Maui County has recently made public the names of 388 individuals who are still missing following the devastating wildfire that swept through the historic seaside community of Lahaina. This wildfire, which is the deadliest in more than a century in the United States, has tragically resulted in the loss of 115 lives, a number that is expected to rise.
To be included on the list, names had to meet specific criteria. Officials required both the first and last name of an individual, as well as a verified contact for the person who reported them missing. By Thursday afternoon, an additional 1,732 individuals who were previously reported missing had been found safe.
In light of the ongoing efforts, it is noteworthy that there are still approximately 1,000 to 1,100 names on the tentative, unconfirmed list of people who remain unaccounted for. Surprisingly, only 104 families have provided DNA samples thus far, a considerably lower figure compared to previous major disasters across the country. Maui County Police Chief Pelletier revealed the challenges his team faced in compiling an accurate list. Some individuals provided incomplete names, while others had duplicate entries. There was a concern that in releasing this list, Hawaii officials would inadvertently disclose the identities of those who have tragically lost their lives.
Search Continues for Wildfire Victims
Officials announced on Thursday that they had successfully notified the families of 35 out of the 46 individuals who were identified as victims. These individuals were tragically caught in the devastating wildfires that have ravaged the area. In their latest update, officials released the names of eight victims, including a family of four who were found in their burned car near their home. The victims have been identified as Tony Takafua, a 7-year-old boy, his mother Salote Tone (39), and his grandparents Faaoso (70) and Maluifonua (73) Tone.
Rescue teams have been tirelessly searching a 4-mile stretch of water for any signs of additional victims. Their efforts have also extended to sifting through the ashes of destroyed businesses and residential buildings. Although approximately 85 percent of the affected area has been cleared, the search operation is expected to take several more weeks to reach completion. Army Col. David Fielder, deputy commander of the joint task force responding to the wildfires, emphasized the complexity of the remaining structures that need to be cleared. Additional equipment will soon be deployed to aid in the removal of these structures and recovery of any remaining remains. Fielder estimated that it will take weeks, rather than days, to complete this arduous task.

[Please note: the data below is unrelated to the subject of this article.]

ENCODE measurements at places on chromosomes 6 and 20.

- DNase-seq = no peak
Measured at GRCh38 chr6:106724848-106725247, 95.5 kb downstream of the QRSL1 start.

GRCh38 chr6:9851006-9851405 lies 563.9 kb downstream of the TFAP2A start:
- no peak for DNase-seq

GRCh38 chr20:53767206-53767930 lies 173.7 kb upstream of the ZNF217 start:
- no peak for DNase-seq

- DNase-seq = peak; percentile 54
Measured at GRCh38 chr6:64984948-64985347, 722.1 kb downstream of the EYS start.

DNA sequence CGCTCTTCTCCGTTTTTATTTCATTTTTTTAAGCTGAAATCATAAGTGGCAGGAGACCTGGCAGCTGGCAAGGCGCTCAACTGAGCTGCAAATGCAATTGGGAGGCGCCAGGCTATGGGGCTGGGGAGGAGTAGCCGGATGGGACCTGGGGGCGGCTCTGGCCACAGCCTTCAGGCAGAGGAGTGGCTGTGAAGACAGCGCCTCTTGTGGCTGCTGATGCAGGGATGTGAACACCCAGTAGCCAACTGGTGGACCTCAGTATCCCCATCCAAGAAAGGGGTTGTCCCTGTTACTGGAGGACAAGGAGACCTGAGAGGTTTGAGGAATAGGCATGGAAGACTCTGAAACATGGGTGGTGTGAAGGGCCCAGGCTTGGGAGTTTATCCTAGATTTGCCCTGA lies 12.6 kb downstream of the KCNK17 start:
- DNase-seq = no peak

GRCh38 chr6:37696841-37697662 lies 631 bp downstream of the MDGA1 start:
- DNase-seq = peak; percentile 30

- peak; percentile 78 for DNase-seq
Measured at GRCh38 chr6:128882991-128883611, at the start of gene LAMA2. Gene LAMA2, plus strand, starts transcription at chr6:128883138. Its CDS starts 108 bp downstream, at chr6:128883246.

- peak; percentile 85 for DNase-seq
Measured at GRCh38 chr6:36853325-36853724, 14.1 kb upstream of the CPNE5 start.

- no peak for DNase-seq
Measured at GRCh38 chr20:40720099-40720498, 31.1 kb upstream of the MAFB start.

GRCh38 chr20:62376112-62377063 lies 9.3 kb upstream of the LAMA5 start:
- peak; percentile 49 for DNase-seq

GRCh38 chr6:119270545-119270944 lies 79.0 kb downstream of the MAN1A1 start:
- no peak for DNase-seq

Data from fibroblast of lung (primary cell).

The response efforts have received significant support from various agencies, including more than 725 Department of Defense personnel and 136 Coast Guardsmen.
Meanwhile, Maui County took legal action on Thursday by suing Hawaiian Electric Co. The county alleges that the utility was negligent in failing to shut off power during the extreme winds and dry conditions that prevailed. Witness accounts and video evidence suggest that the fires were ignited by sparks from power lines as utility poles snapped in the hurricane-force winds.
In response to the lawsuit, Hawaii Electric expressed disappointment, stating that it believes pursuing legal action is premature while the investigation is still ongoing.